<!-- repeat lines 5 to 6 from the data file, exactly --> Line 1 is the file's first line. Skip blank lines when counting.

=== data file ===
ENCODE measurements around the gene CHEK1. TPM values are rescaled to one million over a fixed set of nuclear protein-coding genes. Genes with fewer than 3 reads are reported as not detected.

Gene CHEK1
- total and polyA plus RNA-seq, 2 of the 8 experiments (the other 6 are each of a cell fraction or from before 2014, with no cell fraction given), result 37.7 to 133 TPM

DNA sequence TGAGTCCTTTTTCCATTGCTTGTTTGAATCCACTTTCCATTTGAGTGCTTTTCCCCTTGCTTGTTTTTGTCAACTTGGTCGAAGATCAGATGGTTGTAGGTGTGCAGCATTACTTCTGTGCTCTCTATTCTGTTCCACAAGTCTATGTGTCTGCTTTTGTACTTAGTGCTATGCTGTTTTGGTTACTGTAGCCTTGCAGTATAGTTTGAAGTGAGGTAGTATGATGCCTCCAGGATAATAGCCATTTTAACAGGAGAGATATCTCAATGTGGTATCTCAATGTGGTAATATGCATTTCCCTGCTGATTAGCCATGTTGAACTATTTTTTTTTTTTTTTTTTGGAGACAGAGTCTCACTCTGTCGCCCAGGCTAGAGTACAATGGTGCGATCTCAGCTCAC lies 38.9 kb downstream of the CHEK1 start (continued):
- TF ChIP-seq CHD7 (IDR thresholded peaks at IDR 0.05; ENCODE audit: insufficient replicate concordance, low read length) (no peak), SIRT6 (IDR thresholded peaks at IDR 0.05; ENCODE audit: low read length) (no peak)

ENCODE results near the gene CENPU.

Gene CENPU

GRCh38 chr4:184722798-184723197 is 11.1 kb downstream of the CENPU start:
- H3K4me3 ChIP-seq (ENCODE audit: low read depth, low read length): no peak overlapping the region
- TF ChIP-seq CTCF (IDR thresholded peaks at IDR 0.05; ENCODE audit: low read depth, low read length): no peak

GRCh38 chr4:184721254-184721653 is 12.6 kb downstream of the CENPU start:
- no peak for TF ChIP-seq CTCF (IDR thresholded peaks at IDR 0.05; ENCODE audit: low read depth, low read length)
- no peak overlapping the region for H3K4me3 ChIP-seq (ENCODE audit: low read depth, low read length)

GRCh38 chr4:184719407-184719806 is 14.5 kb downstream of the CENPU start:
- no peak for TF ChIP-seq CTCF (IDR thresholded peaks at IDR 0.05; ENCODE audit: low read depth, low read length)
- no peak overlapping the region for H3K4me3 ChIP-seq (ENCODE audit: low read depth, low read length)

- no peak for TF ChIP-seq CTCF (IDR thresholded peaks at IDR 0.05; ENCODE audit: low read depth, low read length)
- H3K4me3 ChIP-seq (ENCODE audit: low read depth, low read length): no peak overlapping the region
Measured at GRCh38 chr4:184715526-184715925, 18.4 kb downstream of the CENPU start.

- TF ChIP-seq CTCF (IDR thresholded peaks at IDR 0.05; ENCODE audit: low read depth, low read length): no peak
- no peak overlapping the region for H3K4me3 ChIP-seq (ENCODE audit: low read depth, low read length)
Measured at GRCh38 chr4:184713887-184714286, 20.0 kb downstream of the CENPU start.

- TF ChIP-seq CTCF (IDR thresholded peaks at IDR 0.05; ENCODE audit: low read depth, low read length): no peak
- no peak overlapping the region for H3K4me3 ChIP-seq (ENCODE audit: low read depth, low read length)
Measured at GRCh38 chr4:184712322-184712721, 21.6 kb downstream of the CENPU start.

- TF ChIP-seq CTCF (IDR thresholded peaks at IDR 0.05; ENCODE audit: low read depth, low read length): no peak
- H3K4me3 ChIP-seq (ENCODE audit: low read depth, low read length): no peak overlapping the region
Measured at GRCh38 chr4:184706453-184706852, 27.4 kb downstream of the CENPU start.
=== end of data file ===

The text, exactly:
- TF ChIP-seq CHD7 (IDR thresholded peaks at IDR 0.05; ENCODE audit: insufficient replicate concordance, low read length) (no peak), SIRT6 (IDR thresholded peaks at IDR 0.05; ENCODE audit: low read length) (no peak)

ENCODE results near the gene CENPU.